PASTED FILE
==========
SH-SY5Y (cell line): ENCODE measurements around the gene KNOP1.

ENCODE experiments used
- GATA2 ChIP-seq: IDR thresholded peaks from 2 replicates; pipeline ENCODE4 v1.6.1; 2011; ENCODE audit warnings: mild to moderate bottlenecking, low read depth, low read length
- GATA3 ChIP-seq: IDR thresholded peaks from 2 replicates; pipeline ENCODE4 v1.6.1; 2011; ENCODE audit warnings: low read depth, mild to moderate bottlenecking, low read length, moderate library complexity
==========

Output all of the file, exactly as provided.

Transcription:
SH-SY5Y (cell line): ENCODE measurements around the gene KNOP1.

ENCODE experiments used
- GATA2 ChIP-seq: IDR thresholded peaks from 2 replicates; pipeline ENCODE4 v1.6.1; 2011; ENCODE audit warnings: mild to moderate bottlenecking, low read depth, low read length
- GATA3 ChIP-seq: IDR thresholded peaks from 2 replicates; pipeline ENCODE4 v1.6.1; 2011; ENCODE audit warnings: low read depth, mild to moderate bottlenecking, low read length, moderate library complexity